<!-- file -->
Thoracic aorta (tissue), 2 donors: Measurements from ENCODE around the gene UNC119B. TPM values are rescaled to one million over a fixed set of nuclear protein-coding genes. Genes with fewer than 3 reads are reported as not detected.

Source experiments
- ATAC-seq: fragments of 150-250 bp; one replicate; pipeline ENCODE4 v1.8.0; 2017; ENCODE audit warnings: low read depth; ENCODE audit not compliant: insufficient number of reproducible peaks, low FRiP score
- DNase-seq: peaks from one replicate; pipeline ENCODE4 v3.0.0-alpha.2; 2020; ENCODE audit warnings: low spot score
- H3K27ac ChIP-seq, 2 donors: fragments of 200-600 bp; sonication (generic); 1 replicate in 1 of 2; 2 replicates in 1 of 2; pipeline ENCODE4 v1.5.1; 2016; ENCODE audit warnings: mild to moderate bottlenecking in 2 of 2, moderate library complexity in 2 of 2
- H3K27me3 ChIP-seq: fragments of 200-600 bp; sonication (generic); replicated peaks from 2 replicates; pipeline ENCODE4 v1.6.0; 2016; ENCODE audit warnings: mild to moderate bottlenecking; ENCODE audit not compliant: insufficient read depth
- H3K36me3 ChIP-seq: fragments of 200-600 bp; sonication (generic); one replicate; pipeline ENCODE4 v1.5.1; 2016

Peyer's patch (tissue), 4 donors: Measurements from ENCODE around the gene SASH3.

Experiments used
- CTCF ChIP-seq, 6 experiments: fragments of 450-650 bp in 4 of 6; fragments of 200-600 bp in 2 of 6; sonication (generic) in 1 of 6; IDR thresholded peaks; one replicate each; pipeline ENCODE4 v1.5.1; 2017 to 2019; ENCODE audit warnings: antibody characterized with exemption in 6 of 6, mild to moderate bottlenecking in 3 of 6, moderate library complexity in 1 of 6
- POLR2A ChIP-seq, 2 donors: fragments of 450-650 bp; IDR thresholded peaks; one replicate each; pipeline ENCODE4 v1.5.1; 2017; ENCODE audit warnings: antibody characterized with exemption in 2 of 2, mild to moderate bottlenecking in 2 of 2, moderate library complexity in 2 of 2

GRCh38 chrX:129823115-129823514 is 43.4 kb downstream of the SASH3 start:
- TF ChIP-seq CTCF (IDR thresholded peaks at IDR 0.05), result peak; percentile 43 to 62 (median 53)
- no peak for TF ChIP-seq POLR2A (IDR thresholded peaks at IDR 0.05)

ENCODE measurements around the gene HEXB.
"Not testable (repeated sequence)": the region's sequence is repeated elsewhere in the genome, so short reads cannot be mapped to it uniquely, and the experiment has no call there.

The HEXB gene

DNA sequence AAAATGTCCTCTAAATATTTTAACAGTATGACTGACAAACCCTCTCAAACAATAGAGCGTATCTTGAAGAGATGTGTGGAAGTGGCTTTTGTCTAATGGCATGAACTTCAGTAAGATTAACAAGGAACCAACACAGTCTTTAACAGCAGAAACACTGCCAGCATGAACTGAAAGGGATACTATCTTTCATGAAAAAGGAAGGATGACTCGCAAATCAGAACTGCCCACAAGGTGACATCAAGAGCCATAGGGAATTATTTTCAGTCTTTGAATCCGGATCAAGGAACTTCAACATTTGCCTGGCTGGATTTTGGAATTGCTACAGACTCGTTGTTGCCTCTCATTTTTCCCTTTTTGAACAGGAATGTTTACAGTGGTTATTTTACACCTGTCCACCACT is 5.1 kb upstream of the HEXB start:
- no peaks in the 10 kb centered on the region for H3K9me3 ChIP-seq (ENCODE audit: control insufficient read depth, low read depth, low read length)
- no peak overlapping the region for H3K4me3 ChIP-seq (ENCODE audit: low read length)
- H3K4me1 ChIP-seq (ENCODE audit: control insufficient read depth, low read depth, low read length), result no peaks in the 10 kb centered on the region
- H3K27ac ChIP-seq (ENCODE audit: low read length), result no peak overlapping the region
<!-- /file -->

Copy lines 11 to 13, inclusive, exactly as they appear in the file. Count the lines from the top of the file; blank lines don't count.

- POLR2A ChIP-seq, 2 donors: fragments of 450-650 bp; IDR thresholded peaks; one replicate each; pipeline ENCODE4 v1.5.1; 2017; ENCODE audit warnings: antibody characterized with exemption in 2 of 2, mild to moderate bottlenecking in 2 of 2, moderate library complexity in 2 of 2

GRCh38 chrX:129823115-129823514 is 43.4 kb downstream of the SASH3 start:
- TF ChIP-seq CTCF (IDR thresholded peaks at IDR 0.05), result peak; percentile 43 to 62 (median 53)